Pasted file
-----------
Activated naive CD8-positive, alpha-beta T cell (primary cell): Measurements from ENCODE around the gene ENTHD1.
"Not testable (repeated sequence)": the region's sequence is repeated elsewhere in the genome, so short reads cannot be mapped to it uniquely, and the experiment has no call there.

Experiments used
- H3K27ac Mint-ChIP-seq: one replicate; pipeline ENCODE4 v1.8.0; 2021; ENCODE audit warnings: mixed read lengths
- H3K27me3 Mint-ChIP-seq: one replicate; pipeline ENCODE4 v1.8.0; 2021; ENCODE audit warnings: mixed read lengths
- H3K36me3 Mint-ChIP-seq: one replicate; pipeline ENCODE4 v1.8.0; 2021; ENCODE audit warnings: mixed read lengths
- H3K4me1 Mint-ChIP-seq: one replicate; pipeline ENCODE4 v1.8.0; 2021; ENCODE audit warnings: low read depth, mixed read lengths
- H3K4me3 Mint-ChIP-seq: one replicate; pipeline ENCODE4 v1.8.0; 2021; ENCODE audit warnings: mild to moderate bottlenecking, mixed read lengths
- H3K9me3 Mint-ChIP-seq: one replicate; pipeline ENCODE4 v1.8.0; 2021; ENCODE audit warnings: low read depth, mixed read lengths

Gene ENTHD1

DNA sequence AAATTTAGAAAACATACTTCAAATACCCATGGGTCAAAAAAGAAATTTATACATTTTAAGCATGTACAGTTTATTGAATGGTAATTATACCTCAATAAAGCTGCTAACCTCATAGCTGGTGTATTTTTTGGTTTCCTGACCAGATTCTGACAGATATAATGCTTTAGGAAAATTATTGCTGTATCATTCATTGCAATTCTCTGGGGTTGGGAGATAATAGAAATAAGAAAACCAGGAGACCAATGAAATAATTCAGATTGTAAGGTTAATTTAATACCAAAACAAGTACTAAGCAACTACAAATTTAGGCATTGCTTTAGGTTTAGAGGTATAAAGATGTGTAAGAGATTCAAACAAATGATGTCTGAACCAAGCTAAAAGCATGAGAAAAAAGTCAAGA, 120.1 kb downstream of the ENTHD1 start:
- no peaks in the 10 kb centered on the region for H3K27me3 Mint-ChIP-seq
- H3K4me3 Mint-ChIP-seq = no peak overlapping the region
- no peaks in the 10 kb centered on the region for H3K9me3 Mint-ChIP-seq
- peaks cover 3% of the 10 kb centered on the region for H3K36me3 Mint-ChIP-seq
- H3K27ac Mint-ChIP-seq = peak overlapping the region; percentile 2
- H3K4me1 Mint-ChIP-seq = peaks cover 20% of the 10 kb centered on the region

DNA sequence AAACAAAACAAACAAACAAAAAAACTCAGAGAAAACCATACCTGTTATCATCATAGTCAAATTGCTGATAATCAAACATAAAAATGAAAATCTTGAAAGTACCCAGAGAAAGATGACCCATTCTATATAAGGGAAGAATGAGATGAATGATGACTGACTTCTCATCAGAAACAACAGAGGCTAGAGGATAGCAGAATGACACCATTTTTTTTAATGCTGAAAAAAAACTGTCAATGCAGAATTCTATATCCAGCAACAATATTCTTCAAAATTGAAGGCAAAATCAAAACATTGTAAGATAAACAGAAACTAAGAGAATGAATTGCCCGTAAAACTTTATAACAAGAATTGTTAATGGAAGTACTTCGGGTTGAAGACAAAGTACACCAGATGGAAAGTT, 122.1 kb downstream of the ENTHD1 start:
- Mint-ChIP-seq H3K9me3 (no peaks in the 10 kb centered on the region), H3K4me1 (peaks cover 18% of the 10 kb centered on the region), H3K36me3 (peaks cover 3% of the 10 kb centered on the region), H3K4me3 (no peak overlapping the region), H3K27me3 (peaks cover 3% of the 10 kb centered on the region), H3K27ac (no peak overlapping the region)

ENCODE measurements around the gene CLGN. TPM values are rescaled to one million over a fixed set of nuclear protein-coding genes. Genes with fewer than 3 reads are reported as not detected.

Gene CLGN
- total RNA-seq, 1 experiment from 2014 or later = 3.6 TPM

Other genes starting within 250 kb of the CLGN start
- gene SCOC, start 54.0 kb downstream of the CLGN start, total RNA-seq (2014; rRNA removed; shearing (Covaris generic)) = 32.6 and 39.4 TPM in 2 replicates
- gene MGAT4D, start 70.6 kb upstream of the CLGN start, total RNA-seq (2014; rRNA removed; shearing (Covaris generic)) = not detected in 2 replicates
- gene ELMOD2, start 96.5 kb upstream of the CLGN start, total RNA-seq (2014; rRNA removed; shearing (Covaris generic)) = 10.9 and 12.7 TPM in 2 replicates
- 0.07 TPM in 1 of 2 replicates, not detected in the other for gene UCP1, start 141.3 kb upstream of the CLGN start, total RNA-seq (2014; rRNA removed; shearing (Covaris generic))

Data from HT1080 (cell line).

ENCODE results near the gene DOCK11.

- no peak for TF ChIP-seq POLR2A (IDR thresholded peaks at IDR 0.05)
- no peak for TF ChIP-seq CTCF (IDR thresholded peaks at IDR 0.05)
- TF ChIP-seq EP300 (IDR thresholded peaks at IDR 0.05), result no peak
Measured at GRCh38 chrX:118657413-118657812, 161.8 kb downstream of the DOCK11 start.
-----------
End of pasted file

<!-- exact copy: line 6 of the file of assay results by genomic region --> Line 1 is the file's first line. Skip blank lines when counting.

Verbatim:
- H3K36me3 Mint-ChIP-seq: one replicate; pipeline ENCODE4 v1.8.0; 2021; ENCODE audit warnings: mixed read lengths